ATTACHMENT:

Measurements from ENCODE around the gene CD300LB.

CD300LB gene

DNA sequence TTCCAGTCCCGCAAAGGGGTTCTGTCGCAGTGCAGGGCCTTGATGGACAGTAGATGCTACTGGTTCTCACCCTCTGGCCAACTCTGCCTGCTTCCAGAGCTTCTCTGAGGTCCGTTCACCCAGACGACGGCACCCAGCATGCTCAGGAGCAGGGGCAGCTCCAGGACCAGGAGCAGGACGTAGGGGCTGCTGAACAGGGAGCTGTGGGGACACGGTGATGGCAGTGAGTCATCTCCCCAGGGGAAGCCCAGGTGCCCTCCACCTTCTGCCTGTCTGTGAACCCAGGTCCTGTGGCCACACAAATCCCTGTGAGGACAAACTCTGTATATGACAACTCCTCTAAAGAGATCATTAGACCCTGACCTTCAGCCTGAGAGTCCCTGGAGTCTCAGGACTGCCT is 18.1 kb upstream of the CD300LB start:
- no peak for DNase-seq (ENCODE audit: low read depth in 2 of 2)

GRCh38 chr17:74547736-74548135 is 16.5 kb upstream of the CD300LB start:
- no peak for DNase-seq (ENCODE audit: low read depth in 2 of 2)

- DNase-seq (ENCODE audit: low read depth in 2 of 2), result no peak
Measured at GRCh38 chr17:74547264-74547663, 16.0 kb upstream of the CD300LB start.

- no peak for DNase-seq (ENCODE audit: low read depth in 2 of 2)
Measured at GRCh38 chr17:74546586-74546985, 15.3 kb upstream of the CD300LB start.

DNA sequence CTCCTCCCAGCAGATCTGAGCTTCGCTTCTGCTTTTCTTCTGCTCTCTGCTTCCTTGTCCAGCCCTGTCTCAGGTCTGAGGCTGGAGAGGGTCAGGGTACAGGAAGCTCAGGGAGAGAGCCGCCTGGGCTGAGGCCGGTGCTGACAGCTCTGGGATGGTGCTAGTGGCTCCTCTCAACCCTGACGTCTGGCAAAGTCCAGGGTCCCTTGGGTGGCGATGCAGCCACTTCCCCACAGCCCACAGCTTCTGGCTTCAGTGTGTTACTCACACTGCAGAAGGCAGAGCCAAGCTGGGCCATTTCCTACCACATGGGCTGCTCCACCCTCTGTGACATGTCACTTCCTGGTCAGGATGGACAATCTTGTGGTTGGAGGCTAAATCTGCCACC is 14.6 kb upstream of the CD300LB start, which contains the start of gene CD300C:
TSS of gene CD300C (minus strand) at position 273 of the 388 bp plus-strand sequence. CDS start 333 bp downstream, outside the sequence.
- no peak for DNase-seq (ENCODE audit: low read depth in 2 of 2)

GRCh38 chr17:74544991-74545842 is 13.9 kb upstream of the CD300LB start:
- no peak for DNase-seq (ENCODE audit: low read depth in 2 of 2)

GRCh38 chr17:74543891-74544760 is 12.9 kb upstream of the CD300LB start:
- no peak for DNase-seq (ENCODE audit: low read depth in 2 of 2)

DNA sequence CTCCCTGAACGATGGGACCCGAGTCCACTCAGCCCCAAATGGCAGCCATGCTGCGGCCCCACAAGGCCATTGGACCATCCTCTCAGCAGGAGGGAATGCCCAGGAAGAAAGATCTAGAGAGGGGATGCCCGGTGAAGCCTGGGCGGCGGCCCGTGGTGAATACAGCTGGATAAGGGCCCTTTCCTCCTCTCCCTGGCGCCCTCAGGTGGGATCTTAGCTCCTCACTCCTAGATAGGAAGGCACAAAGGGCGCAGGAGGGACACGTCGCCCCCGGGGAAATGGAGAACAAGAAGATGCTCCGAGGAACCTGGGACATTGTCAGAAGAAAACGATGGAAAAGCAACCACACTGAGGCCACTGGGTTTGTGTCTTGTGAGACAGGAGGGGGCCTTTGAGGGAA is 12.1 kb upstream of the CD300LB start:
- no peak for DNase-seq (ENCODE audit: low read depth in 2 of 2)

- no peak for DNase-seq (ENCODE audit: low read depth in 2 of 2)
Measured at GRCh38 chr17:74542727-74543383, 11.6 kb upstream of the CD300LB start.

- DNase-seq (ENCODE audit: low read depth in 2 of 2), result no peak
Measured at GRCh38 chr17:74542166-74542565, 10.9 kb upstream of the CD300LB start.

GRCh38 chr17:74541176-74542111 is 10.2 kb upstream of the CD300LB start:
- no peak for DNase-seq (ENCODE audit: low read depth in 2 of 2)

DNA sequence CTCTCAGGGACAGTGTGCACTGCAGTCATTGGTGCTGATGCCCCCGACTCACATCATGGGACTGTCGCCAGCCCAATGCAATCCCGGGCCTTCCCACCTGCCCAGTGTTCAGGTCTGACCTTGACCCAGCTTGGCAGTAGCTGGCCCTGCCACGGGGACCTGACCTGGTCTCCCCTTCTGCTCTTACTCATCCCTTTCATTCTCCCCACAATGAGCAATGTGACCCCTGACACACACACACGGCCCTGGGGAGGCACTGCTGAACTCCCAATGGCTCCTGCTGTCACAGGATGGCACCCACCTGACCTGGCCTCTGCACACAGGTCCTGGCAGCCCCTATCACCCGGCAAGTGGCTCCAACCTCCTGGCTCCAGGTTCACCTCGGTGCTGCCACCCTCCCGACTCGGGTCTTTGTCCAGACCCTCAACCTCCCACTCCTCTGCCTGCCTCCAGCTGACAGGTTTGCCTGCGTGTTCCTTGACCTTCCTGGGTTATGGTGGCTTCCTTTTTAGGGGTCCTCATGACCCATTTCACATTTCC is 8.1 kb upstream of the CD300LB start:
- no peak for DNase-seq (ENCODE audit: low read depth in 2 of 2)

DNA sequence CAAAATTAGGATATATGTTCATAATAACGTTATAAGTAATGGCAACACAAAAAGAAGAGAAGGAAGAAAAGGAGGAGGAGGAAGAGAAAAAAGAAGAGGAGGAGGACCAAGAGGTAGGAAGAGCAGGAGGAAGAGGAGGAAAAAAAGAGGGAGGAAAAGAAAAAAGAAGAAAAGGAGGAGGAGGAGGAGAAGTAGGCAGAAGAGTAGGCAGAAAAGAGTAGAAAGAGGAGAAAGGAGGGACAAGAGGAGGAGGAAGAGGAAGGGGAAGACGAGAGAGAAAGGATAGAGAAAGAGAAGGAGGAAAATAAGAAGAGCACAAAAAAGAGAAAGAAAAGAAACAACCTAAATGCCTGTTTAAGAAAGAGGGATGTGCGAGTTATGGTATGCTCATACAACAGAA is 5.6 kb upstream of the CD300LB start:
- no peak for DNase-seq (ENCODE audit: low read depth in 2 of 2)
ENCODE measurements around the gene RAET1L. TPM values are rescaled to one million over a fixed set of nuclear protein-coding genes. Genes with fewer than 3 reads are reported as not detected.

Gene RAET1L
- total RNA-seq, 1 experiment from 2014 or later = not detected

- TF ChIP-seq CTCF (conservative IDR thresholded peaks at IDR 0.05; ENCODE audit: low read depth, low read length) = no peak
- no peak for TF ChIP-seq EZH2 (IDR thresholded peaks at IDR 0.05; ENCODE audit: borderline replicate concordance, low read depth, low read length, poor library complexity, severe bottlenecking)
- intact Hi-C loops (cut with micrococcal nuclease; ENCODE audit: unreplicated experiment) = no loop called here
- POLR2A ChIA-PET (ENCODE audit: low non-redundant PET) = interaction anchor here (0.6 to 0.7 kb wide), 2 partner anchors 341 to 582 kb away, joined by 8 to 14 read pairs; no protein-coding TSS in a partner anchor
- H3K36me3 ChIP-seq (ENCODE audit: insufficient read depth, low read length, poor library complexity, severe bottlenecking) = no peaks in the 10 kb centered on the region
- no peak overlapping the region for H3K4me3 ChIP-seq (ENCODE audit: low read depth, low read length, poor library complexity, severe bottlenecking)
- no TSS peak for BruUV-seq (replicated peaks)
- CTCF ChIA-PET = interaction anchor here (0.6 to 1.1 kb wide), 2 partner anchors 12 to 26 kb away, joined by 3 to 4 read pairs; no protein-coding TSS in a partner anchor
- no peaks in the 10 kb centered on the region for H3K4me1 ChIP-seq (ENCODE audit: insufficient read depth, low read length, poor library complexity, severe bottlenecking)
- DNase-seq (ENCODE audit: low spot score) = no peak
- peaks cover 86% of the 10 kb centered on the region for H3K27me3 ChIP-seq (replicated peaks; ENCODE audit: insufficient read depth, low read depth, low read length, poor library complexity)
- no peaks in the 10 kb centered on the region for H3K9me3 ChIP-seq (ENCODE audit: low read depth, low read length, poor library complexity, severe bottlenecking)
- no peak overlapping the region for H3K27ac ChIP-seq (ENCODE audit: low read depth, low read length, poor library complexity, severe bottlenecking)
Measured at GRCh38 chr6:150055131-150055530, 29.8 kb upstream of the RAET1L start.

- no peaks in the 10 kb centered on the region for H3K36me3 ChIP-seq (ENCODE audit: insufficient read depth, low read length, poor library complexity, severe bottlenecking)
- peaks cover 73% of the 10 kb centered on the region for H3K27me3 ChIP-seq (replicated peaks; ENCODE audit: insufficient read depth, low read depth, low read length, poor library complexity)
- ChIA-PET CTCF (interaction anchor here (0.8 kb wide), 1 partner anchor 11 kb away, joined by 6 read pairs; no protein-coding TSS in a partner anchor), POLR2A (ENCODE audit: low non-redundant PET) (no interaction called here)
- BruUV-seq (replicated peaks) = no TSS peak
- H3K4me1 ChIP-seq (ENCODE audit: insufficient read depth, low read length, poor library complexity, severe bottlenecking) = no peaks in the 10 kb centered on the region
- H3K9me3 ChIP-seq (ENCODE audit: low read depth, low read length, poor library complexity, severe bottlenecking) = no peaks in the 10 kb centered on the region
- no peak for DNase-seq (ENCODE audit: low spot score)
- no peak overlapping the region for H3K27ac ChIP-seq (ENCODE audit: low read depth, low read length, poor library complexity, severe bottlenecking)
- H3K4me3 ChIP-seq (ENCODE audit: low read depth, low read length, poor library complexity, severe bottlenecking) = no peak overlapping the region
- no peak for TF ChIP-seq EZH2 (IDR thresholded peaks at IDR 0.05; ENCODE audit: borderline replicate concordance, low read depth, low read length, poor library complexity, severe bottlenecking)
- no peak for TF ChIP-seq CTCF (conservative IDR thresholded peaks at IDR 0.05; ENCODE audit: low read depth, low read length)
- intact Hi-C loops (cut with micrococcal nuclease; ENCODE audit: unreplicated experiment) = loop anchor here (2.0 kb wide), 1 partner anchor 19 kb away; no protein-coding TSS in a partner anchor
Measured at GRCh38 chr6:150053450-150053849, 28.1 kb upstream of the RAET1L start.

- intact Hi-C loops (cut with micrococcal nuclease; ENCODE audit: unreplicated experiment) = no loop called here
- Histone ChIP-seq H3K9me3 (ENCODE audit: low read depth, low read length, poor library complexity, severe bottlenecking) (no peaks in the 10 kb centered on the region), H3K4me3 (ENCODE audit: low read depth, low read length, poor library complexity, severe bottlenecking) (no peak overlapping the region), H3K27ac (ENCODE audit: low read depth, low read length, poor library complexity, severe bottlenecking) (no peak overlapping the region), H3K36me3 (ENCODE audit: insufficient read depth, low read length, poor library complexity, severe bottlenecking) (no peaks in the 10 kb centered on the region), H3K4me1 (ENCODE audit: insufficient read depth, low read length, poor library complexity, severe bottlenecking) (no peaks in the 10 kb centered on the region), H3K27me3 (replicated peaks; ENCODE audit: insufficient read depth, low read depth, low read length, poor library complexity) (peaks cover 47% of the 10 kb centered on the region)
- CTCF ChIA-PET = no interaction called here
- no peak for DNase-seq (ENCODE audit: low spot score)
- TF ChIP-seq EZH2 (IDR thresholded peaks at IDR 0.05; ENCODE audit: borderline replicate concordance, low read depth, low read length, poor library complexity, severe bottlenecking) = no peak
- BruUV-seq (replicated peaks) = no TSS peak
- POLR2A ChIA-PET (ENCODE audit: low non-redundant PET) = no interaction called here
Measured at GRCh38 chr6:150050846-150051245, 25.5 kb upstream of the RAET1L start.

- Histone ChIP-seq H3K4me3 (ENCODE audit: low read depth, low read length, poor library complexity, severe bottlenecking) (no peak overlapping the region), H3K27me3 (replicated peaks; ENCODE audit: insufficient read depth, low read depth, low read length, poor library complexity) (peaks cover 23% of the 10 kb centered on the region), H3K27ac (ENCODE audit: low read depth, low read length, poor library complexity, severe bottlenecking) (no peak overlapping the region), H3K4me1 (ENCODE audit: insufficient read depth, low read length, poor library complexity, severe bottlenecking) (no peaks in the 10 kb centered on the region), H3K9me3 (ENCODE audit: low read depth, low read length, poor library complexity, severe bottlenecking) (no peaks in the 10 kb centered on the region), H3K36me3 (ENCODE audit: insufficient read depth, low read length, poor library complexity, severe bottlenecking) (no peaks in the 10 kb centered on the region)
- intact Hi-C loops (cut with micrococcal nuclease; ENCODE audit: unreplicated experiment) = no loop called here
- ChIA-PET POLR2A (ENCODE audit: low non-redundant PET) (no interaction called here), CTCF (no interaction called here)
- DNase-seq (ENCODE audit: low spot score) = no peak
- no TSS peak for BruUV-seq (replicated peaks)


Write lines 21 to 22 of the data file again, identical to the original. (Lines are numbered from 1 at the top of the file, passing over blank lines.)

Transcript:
Measured at GRCh38 chr17:74542727-74543383, 11.6 kb upstream of the CD300LB start.

- DNase-seq (ENCODE audit: low read depth in 2 of 2), result no peak